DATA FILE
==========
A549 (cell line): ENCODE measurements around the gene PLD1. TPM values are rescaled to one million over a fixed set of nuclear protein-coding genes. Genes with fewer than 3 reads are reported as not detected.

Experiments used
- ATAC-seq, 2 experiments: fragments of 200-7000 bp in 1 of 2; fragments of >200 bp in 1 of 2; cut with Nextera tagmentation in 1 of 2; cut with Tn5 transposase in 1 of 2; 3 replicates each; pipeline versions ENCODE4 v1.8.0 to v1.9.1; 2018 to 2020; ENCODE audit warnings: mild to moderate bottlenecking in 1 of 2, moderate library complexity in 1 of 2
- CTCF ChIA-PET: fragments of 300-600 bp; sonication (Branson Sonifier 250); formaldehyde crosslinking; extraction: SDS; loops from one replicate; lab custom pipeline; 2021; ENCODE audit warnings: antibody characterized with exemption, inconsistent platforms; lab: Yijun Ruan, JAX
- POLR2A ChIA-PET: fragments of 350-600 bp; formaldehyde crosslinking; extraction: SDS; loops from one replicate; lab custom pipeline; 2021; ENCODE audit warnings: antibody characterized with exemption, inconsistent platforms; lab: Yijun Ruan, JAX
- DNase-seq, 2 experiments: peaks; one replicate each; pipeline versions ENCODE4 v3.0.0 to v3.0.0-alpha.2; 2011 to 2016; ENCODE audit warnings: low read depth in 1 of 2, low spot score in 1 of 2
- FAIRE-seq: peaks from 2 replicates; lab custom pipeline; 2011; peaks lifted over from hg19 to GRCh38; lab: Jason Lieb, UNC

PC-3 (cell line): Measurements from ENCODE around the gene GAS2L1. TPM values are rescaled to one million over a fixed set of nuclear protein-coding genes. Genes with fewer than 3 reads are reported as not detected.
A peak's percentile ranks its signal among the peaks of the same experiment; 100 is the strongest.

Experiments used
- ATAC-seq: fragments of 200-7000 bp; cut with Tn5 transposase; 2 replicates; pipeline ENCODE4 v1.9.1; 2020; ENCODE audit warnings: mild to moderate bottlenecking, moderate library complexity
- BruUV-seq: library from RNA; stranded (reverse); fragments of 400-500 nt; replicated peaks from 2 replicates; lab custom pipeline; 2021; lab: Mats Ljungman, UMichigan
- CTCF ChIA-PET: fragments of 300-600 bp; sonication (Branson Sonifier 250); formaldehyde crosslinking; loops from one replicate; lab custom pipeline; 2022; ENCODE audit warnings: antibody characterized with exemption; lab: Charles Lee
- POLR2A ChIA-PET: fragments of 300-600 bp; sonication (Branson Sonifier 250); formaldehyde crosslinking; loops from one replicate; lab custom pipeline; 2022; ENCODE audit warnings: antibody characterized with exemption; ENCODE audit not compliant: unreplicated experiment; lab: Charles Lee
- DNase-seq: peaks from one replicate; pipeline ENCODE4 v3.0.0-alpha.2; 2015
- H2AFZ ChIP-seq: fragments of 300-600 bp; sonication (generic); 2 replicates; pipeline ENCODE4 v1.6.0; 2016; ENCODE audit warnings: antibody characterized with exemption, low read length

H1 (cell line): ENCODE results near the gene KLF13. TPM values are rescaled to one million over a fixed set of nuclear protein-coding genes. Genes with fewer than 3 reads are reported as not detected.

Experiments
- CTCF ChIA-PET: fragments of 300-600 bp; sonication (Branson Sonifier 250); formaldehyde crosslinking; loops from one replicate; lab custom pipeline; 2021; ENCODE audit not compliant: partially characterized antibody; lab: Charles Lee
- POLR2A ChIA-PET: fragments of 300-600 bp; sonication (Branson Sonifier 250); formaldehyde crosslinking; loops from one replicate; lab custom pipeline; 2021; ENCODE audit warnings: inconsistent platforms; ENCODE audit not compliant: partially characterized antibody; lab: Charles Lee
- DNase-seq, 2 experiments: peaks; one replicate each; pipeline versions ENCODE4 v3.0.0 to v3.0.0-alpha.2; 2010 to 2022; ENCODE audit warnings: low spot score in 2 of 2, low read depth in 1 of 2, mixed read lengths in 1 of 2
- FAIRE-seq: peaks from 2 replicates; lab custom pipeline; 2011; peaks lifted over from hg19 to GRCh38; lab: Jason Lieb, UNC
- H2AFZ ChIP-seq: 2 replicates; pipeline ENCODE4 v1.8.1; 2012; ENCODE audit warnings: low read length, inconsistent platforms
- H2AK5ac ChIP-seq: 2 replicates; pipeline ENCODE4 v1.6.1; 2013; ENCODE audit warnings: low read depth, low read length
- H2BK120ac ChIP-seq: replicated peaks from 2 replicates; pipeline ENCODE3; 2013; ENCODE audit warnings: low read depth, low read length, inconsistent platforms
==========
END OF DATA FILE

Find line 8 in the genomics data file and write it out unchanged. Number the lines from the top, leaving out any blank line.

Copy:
PC-3 (cell line): Measurements from ENCODE around the gene GAS2L1. TPM values are rescaled to one million over a fixed set of nuclear protein-coding genes. Genes with fewer than 3 reads are reported as not detected.